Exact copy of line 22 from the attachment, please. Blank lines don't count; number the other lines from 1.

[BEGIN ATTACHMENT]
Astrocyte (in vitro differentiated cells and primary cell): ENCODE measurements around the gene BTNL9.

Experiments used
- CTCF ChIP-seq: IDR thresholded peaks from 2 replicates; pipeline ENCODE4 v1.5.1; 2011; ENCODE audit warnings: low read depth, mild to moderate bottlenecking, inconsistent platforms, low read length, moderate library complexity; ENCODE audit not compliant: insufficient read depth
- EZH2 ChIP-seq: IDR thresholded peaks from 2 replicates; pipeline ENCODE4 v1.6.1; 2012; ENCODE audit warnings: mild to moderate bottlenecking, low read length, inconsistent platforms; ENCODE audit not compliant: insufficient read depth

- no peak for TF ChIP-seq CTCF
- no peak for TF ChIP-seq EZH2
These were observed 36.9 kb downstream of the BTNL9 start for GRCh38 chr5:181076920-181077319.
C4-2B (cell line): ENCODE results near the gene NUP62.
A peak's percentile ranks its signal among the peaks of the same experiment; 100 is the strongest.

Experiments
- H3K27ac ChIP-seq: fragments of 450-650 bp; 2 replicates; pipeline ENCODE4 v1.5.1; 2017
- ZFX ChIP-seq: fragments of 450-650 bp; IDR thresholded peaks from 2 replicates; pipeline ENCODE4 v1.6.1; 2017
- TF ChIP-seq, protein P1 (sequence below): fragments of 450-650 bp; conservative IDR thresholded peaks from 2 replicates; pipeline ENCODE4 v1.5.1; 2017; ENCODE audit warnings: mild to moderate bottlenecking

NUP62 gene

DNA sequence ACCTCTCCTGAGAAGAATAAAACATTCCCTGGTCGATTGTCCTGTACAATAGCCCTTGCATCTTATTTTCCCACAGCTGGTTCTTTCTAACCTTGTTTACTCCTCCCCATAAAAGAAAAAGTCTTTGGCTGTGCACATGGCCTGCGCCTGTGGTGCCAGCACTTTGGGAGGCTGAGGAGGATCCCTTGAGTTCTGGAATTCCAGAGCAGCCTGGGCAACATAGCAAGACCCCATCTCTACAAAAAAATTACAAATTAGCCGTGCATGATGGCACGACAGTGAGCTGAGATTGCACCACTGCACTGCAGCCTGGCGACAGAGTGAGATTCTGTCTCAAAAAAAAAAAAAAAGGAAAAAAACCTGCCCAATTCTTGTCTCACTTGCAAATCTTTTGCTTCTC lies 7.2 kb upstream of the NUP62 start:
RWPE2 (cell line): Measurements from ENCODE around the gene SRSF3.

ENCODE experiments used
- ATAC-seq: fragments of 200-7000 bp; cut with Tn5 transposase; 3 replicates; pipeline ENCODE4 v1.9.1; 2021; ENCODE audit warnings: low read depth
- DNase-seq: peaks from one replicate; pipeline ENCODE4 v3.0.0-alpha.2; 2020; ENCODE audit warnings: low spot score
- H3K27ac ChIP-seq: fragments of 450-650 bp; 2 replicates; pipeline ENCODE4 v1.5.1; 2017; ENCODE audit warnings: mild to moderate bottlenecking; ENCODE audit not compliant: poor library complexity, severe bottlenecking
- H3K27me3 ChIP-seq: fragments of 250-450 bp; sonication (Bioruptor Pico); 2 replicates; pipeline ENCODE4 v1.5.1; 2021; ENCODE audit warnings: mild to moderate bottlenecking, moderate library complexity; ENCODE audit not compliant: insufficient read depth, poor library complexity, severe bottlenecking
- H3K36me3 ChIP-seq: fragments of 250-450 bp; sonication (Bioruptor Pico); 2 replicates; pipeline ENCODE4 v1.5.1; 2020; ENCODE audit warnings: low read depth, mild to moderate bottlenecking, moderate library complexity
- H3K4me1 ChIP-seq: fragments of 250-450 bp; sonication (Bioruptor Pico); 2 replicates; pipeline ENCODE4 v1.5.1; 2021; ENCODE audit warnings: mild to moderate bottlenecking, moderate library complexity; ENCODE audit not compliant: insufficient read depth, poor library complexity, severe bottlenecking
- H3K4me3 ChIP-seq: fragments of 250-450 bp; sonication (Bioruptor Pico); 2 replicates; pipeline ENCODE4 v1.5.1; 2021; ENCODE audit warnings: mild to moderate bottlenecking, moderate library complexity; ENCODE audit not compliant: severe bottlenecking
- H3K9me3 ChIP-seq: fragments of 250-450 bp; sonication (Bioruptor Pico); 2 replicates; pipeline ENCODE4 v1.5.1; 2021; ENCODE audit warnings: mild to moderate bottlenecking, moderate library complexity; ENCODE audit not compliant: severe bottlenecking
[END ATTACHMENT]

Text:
- H3K36me3 ChIP-seq: fragments of 250-450 bp; sonication (Bioruptor Pico); 2 replicates; pipeline ENCODE4 v1.5.1; 2020; ENCODE audit warnings: low read depth, mild to moderate bottlenecking, moderate library complexity